The Super Bowl "theory" links U.S. stock market performance to the results of the championship football game, held each January since 1967. It holds that if a team from the original National Football League wins the title, the stock market increases for the rest of the year, and if a team from the old American Football League wins, the stock market goes down.
Economist Paul M. Sommers of Middelbury College in Vermont has analyzed the data for the years from 1967 to 1998. He reports his findings in the May College Mathematics Journal.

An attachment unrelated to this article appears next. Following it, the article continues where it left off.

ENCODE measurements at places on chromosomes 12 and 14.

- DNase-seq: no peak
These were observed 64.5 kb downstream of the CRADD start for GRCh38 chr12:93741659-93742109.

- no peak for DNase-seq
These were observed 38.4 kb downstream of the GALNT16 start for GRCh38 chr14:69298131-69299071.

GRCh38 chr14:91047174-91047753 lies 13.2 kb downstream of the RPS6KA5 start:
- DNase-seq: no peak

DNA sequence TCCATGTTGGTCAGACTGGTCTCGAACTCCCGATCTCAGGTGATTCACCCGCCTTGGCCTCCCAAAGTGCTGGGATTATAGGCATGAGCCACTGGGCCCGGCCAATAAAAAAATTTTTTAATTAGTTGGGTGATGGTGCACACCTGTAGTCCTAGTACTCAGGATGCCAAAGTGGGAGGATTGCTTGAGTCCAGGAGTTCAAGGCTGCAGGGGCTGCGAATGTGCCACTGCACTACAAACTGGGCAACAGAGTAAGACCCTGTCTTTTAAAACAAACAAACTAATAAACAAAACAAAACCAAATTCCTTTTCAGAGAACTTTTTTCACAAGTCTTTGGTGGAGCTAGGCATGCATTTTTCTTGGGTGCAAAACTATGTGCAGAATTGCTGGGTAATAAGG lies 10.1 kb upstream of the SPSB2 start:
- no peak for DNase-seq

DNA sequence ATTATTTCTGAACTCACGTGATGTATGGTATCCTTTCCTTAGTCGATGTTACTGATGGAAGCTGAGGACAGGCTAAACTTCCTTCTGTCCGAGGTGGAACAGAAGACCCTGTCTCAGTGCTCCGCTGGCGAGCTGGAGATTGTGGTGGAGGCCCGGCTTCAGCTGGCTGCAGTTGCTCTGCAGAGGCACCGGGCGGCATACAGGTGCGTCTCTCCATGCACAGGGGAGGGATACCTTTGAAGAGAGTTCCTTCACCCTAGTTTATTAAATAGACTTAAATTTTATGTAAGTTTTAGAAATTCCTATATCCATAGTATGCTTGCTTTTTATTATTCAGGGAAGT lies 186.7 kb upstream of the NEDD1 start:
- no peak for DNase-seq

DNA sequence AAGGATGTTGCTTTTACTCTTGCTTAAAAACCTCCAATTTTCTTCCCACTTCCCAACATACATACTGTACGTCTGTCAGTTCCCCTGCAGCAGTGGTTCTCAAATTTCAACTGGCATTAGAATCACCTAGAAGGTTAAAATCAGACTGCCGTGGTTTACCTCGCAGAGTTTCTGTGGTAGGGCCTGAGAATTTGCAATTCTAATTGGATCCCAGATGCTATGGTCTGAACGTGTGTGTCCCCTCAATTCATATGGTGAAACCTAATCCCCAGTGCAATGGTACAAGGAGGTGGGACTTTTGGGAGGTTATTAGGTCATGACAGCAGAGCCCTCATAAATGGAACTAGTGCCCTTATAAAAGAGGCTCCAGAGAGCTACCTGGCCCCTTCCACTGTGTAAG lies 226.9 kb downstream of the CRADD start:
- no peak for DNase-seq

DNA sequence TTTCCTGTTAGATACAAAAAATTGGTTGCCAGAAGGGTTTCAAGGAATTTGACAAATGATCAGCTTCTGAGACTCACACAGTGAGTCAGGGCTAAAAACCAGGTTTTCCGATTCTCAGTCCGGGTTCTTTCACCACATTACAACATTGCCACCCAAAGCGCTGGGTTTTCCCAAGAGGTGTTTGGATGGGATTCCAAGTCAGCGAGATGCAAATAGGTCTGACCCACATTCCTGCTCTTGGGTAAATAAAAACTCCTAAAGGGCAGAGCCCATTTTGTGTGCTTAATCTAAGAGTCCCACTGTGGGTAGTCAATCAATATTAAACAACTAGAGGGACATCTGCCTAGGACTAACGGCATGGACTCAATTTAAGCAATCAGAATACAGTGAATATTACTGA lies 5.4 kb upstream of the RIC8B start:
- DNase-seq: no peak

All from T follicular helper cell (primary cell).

Sommers defined six variables, one for each of the divisions (Eastern, Western, Central) of the National Football Conference (NFC) and the American Football Conference (AFC). If the Super Bowl winner was from a particular division, the relevant variable was assigned the value 1; otherwise, it was 0. The dependent variable (DJIA) denoted the percentage change in the Dow Jones Industrial Average between the closi